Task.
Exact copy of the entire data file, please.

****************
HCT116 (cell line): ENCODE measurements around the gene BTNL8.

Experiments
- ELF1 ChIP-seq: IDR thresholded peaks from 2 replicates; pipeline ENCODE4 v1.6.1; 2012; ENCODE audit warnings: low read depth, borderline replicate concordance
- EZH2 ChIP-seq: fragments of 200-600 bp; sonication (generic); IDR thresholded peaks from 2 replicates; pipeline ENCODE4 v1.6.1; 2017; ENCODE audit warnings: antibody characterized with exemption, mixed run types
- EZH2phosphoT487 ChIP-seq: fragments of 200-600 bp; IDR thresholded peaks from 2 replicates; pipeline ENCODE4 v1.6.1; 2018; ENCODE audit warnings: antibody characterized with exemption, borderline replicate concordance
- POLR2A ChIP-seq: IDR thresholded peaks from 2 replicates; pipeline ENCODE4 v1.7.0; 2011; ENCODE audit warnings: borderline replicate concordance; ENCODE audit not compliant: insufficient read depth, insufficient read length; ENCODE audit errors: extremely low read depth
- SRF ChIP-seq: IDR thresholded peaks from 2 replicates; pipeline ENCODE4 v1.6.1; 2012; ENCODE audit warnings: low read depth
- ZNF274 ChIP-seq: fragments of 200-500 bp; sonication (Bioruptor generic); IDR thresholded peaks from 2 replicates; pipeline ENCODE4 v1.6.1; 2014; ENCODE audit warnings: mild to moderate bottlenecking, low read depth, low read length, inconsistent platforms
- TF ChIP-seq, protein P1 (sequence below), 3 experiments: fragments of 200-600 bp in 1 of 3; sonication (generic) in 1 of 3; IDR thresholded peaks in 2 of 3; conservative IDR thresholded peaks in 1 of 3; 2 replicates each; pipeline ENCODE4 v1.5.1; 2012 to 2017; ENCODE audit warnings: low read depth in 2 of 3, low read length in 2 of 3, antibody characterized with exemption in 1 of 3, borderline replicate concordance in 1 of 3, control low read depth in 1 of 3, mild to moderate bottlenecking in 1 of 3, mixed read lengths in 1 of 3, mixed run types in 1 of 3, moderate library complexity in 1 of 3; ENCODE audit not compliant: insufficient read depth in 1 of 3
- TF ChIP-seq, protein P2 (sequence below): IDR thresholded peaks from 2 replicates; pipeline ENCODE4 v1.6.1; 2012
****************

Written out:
HCT116 (cell line): ENCODE measurements around the gene BTNL8.

Experiments
- ELF1 ChIP-seq: IDR thresholded peaks from 2 replicates; pipeline ENCODE4 v1.6.1; 2012; ENCODE audit warnings: low read depth, borderline replicate concordance
- EZH2 ChIP-seq: fragments of 200-600 bp; sonication (generic); IDR thresholded peaks from 2 replicates; pipeline ENCODE4 v1.6.1; 2017; ENCODE audit warnings: antibody characterized with exemption, mixed run types
- EZH2phosphoT487 ChIP-seq: fragments of 200-600 bp; IDR thresholded peaks from 2 replicates; pipeline ENCODE4 v1.6.1; 2018; ENCODE audit warnings: antibody characterized with exemption, borderline replicate concordance
- POLR2A ChIP-seq: IDR thresholded peaks from 2 replicates; pipeline ENCODE4 v1.7.0; 2011; ENCODE audit warnings: borderline replicate concordance; ENCODE audit not compliant: insufficient read depth, insufficient read length; ENCODE audit errors: extremely low read depth
- SRF ChIP-seq: IDR thresholded peaks from 2 replicates; pipeline ENCODE4 v1.6.1; 2012; ENCODE audit warnings: low read depth
- ZNF274 ChIP-seq: fragments of 200-500 bp; sonication (Bioruptor generic); IDR thresholded peaks from 2 replicates; pipeline ENCODE4 v1.6.1; 2014; ENCODE audit warnings: mild to moderate bottlenecking, low read depth, low read length, inconsistent platforms
- TF ChIP-seq, protein P1 (sequence below), 3 experiments: fragments of 200-600 bp in 1 of 3; sonication (generic) in 1 of 3; IDR thresholded peaks in 2 of 3; conservative IDR thresholded peaks in 1 of 3; 2 replicates each; pipeline ENCODE4 v1.5.1; 2012 to 2017; ENCODE audit warnings: low read depth in 2 of 3, low read length in 2 of 3, antibody characterized with exemption in 1 of 3, borderline replicate concordance in 1 of 3, control low read depth in 1 of 3, mild to moderate bottlenecking in 1 of 3, mixed read lengths in 1 of 3, mixed run types in 1 of 3, moderate library complexity in 1 of 3; ENCODE audit not compliant: insufficient read depth in 1 of 3
- TF ChIP-seq, protein P2 (sequence below): IDR thresholded peaks from 2 replicates; pipeline ENCODE4 v1.6.1; 2012